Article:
15 March 1996 Progress in counterfeit deterrence: the contribution of information exchange
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Abstract
In this paper we establish the need for communication between organizations involved in the fight against counterfeiting crime. We also examine the paradox in providing information that could serve the criminal as well as those attempting to protect themselves from criminal activity. Counterfeiting is estimated to account for over 5% of world trade. It is a global operation with no respect for international borders. It is increasingly sophisticated and increasingly the province of organized crime, which applies the techniques developed for drug distribution to the production and distribution of counterfeit articles. To fight this crime there is an increasing plethora of authenticating features and technologies available. Many companies do not recognize the problem and the number of anticounterfeit technologies can be confusing for potential users. There is therefore a need for information about them, their comparative characteristics, to be easily available. At present there is inadequate communication between those who develop and produce anti-counterfeiting devices and those who use them, notwithstanding the marketing efforts of the former. Communication which stimulates and encourages the spread of information between those engaged in the fight against counterfeit crime can only help in that fight. But what we term 'the communication paradox' requires circumspection and care in the content and the distribution of such information. The communication paradox is that the better the channels of communication, the easier it is for criminals to get hold of that information. The challenge is to institute communications which are effective but restrictive. More communication of information between those engaged in counterfeit deterrence will enhance individual companies' and organizations' anticounterfeit efforts and thus contribute to an overall improvement in the fight against counterfeit crime.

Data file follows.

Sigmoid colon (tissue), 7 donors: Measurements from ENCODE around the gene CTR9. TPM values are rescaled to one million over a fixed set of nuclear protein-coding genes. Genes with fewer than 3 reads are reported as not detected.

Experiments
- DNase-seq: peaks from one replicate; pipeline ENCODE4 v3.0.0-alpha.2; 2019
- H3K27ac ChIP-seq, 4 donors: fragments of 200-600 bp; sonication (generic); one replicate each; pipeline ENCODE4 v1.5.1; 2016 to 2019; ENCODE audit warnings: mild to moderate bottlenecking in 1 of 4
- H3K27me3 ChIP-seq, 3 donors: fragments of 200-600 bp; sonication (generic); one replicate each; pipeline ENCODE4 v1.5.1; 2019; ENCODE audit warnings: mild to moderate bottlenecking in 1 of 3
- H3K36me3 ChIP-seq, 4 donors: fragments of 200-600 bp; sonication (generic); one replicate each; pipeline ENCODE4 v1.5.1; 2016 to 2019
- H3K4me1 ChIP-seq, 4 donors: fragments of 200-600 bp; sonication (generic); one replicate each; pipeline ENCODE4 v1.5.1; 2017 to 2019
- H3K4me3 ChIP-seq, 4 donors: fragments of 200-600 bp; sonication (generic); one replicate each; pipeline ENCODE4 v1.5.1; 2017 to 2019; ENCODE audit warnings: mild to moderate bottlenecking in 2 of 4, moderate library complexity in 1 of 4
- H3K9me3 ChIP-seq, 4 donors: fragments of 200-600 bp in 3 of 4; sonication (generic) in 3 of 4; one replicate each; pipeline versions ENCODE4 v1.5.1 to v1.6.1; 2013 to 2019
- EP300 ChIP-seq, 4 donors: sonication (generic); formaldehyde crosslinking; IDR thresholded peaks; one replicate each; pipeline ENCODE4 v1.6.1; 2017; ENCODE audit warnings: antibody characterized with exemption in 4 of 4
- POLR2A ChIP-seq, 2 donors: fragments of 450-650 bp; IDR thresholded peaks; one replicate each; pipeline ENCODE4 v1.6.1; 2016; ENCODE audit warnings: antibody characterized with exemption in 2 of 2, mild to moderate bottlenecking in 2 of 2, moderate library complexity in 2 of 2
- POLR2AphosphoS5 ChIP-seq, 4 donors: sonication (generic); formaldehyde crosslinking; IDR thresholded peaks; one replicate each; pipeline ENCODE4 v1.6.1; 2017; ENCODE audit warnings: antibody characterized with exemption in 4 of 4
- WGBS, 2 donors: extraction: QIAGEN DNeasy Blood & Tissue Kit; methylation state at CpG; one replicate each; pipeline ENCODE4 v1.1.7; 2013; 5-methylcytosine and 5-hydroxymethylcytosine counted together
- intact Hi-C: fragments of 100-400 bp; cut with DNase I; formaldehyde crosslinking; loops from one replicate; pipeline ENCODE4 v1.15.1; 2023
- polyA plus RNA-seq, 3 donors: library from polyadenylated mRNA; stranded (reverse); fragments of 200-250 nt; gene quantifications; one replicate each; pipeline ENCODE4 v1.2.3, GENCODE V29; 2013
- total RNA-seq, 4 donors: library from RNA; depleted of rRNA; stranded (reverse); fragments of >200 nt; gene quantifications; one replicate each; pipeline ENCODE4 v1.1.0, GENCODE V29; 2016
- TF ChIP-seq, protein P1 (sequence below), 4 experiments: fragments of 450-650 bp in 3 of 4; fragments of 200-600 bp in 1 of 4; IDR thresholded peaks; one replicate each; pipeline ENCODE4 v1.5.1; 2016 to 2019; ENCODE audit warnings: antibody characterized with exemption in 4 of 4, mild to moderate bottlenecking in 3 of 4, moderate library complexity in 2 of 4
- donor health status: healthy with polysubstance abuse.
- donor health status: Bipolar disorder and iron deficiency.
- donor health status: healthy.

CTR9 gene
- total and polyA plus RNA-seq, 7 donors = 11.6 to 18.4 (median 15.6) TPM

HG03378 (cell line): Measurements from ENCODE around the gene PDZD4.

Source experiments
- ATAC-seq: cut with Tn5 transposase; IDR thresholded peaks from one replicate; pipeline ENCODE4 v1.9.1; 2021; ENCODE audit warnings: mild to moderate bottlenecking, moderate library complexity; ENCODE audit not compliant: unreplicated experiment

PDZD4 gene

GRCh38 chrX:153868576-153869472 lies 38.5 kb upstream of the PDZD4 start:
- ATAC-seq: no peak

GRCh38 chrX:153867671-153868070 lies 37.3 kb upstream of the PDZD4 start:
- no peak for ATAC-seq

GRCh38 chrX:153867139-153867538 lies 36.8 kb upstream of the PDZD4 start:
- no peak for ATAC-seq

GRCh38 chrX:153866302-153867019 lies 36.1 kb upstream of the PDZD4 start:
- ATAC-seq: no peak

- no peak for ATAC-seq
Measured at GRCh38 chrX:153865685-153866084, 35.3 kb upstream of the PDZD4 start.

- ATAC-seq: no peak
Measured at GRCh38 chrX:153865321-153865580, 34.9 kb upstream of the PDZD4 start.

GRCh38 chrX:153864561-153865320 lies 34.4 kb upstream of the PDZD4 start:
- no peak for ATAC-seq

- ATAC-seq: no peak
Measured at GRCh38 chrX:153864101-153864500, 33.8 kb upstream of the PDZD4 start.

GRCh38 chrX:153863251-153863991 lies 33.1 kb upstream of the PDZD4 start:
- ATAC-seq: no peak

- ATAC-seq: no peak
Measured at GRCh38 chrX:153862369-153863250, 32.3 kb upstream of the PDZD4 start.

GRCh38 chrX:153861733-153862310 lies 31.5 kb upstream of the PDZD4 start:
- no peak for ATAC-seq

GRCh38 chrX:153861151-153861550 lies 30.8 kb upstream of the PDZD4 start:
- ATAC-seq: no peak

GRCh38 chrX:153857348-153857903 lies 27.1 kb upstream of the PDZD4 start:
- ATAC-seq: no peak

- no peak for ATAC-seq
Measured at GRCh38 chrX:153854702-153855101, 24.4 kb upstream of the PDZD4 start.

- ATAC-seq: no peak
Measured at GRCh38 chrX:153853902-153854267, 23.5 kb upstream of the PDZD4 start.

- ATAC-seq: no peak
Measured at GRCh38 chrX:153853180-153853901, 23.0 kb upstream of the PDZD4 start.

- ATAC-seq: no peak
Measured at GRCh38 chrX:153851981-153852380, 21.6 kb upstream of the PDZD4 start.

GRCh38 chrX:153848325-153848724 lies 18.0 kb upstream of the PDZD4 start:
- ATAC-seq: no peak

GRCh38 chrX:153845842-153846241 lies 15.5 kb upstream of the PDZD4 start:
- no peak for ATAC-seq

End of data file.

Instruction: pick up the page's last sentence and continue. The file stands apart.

© (1996) COPYRIGHT Society of Photo-Optical Instrumentation Engineers (SPIE). Downloading of the abstract is permitted for personal use only.
Ian M. Lancaster, Ian M. Lancaster, Lewis T. Kontnik, Lewis T. Kontnik, } "Progress in counterfeit deterrence: the contribution of information exchange", Proc. SPIE 2659, Optical Security and Counterfeit Deterrence Techniques, (15 March 1996); doi: 10.1117/12.235446; https://doi.org/10.1117/12.235446
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